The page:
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The Comfort of Another Round

Published:  23 February, 2022

From the second you taste that first sip of alcohol, whether it be a frothy pint during freshers week or a glass of wine at a family dinner, a lifelong balancing act has begun.

Thomas Vinterberg’s tale of midlife crisis, Another Round, begins with a booze-fuelled lakeside run that features beautiful teenagers sprinting and drinking in total abandonment. 

Like it or not, alcohol brings people together – it is a facilitator for love and friendship. According to Norwegian psychiatrist Finn Skårderud, it also unlocks man’s potential. He suggests that humans are born with a blood alcohol level that is 0.05% too low (the equivalent of 1-2 glasses of wine). 

It is this hypothesis that we are all born with an inbuilt alcohol deficiency, which forms the plot for Vinterberg’s Oscar-winning Danish film. 

Tragedy and comedy collide as four middle-aged high school teachers embark on an alcohol-infused experiment, hoping to become better versions of themselves.

At the centre of this film is Mads Mikkelsen’s character Martin, a man in the midst of a mid-life crisis, stuck in a job with a revolving door of young people.

Buoyed by the prospect of feeling more relaxed, poised and courageous, the four friends begin day-drinking, from 8am-8pm, to maintain their higher abv levels. At first, they reap the benefits; Martin says: “I haven’t felt this good in ages.” Suddenly he commands the classroom, captivating his history students with lessons from drunken high achievers like Winston Churchill, Franklin D. Roosevelt and Ernest Hemmingway.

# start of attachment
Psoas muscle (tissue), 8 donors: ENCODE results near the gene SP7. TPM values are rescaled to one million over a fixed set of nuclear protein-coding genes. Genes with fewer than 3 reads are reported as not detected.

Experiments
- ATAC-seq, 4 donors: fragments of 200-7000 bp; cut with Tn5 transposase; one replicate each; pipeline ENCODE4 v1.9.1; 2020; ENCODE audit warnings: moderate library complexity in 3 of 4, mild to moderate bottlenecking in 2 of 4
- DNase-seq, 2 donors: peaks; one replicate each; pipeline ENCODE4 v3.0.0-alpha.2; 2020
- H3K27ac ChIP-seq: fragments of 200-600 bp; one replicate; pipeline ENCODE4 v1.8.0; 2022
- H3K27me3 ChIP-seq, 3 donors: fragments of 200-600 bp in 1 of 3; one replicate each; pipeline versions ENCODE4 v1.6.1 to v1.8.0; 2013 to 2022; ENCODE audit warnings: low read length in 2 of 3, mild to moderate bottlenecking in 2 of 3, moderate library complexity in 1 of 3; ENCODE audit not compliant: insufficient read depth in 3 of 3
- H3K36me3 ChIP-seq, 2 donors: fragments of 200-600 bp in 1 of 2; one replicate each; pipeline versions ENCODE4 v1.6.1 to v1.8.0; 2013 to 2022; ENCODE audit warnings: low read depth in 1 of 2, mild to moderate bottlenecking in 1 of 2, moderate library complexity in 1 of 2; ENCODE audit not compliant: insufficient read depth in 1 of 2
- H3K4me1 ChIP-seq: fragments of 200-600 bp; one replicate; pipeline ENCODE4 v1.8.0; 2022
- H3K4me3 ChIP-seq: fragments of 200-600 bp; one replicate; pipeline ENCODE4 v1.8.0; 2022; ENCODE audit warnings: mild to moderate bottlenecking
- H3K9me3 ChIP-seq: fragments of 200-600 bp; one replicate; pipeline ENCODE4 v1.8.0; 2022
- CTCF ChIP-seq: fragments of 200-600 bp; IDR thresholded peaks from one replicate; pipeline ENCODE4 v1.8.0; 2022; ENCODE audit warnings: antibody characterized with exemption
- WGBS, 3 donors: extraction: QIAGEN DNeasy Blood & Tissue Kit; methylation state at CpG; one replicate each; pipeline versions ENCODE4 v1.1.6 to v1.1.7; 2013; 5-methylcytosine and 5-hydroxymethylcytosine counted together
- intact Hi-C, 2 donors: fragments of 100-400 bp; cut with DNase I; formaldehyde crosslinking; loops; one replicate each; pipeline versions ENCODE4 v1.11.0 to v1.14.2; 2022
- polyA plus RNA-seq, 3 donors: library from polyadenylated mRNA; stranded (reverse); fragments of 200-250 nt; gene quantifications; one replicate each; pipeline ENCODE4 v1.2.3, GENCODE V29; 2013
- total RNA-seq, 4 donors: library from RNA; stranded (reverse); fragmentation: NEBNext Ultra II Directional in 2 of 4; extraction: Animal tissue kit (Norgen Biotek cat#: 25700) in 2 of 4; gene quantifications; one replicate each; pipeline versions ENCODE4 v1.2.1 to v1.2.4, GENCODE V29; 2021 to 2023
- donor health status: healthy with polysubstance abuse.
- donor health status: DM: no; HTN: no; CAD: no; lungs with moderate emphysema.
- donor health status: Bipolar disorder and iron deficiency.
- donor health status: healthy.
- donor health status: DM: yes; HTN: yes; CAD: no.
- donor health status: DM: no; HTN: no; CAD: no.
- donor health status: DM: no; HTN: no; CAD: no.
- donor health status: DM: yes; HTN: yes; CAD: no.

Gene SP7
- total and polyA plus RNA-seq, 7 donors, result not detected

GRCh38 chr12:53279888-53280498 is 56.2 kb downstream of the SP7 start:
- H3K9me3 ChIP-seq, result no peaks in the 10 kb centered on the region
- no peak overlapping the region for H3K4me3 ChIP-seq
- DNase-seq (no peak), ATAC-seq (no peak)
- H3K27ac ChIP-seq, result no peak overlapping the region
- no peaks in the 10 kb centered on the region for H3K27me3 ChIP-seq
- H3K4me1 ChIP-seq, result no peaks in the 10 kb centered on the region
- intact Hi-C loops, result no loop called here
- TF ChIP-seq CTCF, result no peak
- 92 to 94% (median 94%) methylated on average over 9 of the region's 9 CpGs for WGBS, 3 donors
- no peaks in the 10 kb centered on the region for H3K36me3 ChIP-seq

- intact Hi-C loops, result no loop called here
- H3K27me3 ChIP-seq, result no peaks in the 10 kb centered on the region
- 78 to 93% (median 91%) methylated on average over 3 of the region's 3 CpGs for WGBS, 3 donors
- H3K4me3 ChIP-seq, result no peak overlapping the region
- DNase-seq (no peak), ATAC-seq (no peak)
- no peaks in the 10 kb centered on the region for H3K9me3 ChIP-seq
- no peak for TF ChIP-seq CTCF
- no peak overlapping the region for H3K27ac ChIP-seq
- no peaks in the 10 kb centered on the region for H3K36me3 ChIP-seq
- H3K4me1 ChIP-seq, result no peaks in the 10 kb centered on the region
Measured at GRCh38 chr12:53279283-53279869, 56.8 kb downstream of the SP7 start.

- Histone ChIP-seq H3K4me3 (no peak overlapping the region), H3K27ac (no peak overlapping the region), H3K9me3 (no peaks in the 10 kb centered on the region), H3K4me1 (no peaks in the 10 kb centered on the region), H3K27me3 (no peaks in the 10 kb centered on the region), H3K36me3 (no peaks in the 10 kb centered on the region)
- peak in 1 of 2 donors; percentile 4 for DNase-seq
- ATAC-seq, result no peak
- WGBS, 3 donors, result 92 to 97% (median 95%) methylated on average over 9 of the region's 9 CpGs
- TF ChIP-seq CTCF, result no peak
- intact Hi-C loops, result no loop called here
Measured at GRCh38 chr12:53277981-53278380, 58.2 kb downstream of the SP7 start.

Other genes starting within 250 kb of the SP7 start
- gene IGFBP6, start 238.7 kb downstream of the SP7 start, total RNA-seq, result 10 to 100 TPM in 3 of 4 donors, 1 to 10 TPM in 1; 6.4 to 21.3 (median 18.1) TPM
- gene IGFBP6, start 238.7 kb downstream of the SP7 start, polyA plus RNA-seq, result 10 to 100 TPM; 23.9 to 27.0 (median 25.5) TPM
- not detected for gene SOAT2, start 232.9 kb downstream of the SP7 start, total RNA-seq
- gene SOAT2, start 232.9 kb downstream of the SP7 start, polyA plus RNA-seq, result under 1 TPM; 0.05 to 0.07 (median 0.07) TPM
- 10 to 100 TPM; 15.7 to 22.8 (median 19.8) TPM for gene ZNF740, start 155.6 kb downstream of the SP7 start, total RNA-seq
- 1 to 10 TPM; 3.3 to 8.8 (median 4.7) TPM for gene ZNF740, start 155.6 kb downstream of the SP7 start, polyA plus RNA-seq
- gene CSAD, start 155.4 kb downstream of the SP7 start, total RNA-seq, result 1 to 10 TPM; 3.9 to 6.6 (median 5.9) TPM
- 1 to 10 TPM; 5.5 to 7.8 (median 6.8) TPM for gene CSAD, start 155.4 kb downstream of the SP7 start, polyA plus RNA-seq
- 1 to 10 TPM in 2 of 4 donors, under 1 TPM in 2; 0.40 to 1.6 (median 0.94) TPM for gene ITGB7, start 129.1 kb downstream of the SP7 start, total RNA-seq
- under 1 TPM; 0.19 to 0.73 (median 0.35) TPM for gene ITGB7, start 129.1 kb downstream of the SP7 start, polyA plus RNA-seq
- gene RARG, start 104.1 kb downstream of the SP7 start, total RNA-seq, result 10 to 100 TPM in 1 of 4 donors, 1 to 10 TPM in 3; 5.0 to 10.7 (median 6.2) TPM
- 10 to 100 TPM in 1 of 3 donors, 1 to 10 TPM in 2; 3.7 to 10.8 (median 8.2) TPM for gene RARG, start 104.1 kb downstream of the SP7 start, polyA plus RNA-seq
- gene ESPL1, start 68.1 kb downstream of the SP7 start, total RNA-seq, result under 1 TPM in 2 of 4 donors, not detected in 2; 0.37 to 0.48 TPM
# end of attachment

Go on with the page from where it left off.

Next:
The quartet reference the Danish pianist Klaus Heerfordt, who could only play, “at the exact point of being neither drunk nor sober” – this is the moment in which the four friends cross the precipice and collectively agree to up the dosage, making the comedy even funnier and the tragedy even more tragic. 

In a recent column for Harpers, Jerry Lockspier asked: Is alcohol a net good or net bad for society? The NHS spends approximately £3.5 billion a year treating alcohol-related issues, which would suggest booze is bad. However, alcohol plays a vital role in how we socialise and connect. Just think of the friendships and relationships that might not have occurred without that initial liquid ice breaker. 

Another Round doesn’t endorse or denounce booze definitively. Instead, it ebbs and flows, occasionally expressing the joys of alcohol whilst acknowledging its potential to devastate the drinker’s life. 

It is the former that makes this film so compelling and unique. Cinema has already addressed the alcoholic’s demise in films such as Leaving Las Vegas and The Lost Weekend, but movies rarely explore the potential benefits of drinking. 

I’m not talking about the kind of misleading ‘health’ benefits you might read about in certain tabloids and magazines, but the way alcohol can enrich people’s lives and create memories that last a lifetime, despite alcohol’s notorious impairment on our ability to recollect. 

From the opening lake run to the champagne-soaked finale, the fleeting yet euphoric warmth that alcohol can bring is ever-present in Another Round.


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